“Dead End” by William Trowbridge

William Trowbridge


I’ve had it with movies where escapes go wrong,
like when the assistant V.P. at the bank,
who hates his job and has bought a ticket
to Rio—where there’s no extradition treaty
with the U.S.—is sneaking a million
smackers out of the vault one night when he

gets interrupted by the nosy cleaning lady
and has to cool it till she mops her way
upstairs, and then, after he finishes packing
the money into a big suitcase, he tries
to lug it inconspicuously to a cab that
hits every damn red light on the way

to the airport, where his flight’s been
cancelled because of weather, meaning
he may not get out of the country
before they discover his brazen theft,
which, with the cleaning lady’s help,
they may have already done, making

his life seem more and more like that dream
where you’re running from the monster
and aren’t really moving, but now
another flight’s arrived just in time, though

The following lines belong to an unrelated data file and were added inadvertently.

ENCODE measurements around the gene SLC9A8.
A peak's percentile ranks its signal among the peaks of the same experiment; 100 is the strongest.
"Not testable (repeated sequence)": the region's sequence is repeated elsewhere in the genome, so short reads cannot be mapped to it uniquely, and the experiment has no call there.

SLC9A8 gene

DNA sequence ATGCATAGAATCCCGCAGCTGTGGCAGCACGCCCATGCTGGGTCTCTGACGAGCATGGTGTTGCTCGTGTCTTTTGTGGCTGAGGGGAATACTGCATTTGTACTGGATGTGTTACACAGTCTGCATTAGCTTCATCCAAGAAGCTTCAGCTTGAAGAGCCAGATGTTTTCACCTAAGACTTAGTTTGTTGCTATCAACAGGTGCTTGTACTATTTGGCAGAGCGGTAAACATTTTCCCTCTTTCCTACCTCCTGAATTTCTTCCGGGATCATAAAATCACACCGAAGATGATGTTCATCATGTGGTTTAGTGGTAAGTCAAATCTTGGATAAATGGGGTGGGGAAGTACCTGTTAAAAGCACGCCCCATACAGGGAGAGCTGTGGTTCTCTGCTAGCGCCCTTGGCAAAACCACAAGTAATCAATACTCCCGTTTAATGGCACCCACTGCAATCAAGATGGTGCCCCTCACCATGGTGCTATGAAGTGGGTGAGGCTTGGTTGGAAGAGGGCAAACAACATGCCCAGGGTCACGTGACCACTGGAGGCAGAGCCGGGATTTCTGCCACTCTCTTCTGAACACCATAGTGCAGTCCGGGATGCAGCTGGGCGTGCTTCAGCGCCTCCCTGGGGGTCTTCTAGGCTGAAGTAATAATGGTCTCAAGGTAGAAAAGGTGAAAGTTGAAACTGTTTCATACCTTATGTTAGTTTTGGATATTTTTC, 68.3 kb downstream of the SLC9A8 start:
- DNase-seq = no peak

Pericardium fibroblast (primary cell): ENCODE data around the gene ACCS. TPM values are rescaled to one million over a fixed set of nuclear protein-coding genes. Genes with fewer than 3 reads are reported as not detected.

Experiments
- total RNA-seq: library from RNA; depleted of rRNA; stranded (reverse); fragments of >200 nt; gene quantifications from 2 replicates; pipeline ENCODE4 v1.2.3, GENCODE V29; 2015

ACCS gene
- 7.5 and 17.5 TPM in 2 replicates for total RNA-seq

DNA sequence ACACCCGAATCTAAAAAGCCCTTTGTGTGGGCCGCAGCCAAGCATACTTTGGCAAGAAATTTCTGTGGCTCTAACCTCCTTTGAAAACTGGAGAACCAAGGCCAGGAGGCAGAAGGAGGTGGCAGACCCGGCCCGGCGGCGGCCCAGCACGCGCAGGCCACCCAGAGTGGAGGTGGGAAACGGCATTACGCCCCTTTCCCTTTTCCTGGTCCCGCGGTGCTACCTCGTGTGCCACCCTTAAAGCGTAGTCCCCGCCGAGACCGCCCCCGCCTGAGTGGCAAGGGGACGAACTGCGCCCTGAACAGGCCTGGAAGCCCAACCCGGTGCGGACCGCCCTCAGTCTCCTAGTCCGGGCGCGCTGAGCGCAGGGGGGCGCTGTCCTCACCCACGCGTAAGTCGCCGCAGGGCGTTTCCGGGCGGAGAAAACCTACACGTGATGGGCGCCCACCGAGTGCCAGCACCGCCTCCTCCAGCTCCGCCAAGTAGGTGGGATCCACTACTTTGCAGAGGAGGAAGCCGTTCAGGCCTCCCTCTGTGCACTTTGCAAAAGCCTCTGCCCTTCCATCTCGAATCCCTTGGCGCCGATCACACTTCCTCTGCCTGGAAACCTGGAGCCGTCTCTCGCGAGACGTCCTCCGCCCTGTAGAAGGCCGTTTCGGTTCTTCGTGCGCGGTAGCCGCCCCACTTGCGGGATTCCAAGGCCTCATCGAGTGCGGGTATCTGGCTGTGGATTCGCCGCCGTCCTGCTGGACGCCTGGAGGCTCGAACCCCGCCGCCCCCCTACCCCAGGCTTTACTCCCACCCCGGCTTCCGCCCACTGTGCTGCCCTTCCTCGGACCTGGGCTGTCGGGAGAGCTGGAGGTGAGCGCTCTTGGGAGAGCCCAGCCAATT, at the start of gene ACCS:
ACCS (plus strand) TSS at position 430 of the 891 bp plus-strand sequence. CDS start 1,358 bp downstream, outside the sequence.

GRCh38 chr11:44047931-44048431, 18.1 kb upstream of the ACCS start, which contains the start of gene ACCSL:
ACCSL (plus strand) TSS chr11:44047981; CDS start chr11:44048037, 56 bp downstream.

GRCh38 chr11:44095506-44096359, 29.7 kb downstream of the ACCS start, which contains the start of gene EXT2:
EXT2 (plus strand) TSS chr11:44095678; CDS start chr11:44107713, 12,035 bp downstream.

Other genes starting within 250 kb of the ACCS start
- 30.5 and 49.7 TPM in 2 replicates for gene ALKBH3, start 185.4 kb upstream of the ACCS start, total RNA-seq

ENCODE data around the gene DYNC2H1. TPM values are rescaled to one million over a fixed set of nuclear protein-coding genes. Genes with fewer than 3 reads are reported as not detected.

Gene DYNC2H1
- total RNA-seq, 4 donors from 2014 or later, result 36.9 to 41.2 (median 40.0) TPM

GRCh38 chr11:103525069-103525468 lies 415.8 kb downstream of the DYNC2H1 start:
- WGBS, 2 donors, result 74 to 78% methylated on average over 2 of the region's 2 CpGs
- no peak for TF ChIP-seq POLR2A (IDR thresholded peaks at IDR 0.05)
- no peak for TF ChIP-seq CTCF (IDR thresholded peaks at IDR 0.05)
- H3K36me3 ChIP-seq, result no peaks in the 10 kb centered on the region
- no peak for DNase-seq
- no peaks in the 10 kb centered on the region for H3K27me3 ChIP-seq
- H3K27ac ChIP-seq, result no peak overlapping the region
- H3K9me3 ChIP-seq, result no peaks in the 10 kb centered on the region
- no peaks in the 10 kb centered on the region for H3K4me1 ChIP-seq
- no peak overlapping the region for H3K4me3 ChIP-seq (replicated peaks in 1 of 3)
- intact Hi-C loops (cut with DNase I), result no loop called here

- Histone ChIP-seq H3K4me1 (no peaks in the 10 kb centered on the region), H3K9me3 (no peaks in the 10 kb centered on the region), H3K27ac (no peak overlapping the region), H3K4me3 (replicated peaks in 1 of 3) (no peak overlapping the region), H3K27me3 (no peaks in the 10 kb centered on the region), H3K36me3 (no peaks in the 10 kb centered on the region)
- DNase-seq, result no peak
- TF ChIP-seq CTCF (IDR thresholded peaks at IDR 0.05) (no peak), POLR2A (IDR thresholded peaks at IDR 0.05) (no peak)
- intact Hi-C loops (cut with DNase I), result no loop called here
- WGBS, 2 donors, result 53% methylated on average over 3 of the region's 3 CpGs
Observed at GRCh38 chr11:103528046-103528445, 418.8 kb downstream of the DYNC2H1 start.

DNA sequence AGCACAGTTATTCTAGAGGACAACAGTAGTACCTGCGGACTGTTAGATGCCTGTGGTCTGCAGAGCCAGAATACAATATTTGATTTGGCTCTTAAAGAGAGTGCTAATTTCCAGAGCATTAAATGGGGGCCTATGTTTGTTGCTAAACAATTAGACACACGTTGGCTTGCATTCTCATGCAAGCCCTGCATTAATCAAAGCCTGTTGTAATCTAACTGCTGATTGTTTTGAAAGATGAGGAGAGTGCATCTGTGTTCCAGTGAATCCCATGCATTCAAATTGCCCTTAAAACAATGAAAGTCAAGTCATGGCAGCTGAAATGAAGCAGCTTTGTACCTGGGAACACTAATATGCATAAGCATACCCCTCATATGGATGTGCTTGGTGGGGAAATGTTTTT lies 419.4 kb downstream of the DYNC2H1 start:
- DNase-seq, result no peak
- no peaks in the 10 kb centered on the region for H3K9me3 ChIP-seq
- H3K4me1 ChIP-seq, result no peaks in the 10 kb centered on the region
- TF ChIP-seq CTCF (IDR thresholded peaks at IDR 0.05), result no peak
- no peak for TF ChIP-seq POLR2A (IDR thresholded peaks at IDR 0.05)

customs wants to talk to him about
the 150-pound suitcase, which he explains

contains cash his bank has to pay a Rio firm
before Monday to get a fat contract
and that the customs guy, who hates
his job, too, decides, after some questioning
and I.D. checking, not to investigate
further, so that finally the coast looks clear,

except the plane has a stopover in Houston,
where the poor slob has second thoughts
and flies back home to his caged-in life,
where he sneaks the money back into the vault
before Monday’s opening. Jesus, think of it:
that lousy double-crossing bastard. Rio!

from Rattle #40, Summer 2013


William Trowbridge: “I was born in Chicago and grew up in a middle-class neighborhood in west Omaha. When I was a kid, I used to spend hours in my room building model airplanes. I later discovered that the then incomparable pleasure I experienced during that activity had at least something to do with Testor’s Extra Fast Drying Model Airplane Glue. It was probably also what caused me to fall for Doris Day one afternoon as she sang ‘Secret Love’ on my Philco. Later yet, I found that writing poems gave me a pleasure similar to the one I got building models, but with the added feeling of strong attunement to what Richard Wilbur calls this ‘bric-a-brac world’ and without the secret love and glue fumes.” (web)

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